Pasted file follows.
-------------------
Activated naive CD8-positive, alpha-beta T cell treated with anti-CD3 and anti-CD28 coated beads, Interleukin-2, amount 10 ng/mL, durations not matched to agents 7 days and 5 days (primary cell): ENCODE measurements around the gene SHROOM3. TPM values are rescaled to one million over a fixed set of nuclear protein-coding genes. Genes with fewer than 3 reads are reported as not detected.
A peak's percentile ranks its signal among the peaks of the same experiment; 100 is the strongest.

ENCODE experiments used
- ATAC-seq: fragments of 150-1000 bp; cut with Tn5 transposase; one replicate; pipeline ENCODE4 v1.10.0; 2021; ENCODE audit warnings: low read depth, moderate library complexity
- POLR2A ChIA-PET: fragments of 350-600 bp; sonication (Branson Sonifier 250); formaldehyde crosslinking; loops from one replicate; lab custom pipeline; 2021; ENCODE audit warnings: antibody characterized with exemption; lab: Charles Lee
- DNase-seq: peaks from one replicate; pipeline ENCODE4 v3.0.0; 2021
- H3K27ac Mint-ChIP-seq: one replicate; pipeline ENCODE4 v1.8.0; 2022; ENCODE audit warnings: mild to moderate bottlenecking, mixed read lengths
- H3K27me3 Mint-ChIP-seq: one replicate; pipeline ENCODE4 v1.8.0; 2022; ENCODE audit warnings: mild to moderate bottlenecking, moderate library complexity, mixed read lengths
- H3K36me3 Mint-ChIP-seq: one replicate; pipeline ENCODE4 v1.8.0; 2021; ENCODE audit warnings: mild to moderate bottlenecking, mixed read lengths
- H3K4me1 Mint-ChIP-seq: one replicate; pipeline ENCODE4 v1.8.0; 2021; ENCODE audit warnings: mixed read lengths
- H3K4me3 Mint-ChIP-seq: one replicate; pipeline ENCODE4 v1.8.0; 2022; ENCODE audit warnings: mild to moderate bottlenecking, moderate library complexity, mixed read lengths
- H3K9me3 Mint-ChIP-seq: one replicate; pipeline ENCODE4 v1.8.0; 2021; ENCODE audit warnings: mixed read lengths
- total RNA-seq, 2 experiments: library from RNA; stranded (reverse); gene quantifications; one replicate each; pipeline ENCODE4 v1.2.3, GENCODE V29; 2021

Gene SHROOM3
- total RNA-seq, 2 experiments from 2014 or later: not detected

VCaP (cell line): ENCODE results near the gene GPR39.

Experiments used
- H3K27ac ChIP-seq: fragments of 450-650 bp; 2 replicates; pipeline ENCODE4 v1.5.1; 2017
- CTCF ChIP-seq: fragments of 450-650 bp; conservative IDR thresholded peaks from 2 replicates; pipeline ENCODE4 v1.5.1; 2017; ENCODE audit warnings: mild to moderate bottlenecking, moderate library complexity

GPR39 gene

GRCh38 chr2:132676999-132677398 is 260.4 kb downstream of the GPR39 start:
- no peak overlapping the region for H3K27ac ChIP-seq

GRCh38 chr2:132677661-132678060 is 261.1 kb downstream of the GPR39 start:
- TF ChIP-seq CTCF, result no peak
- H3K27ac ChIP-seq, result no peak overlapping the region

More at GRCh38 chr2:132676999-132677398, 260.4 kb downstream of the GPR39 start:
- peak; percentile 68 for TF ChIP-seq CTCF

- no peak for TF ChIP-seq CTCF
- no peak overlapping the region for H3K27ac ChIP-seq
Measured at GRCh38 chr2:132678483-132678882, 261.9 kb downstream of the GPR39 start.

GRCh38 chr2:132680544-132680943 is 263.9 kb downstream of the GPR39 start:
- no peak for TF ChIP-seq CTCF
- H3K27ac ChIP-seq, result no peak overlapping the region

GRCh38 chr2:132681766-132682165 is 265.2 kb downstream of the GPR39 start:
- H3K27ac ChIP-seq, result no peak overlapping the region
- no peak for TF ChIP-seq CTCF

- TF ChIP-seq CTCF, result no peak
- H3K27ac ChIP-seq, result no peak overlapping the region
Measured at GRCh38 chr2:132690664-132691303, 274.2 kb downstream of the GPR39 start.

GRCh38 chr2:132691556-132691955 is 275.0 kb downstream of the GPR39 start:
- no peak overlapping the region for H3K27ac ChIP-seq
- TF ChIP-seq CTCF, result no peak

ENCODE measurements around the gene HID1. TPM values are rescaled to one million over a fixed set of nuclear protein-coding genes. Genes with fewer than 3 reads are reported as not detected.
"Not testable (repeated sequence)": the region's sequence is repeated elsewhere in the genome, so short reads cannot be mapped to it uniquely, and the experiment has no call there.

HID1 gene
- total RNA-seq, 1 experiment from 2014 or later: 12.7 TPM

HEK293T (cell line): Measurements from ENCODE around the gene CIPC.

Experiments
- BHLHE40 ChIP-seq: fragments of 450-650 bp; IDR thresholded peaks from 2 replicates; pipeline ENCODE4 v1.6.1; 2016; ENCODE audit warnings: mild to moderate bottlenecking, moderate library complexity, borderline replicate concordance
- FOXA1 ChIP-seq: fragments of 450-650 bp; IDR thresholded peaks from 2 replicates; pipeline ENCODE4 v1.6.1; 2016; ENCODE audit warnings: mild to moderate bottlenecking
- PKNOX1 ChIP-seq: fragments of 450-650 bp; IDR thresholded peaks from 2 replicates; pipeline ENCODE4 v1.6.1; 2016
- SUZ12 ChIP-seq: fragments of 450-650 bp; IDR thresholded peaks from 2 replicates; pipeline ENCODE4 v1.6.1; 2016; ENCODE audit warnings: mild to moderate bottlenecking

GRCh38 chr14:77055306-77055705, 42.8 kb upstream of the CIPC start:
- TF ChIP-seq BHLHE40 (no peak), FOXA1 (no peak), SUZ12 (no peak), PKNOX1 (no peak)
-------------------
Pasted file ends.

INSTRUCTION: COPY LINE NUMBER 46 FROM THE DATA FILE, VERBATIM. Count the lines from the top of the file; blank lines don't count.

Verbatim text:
- total RNA-seq, 1 experiment from 2014 or later: 12.7 TPM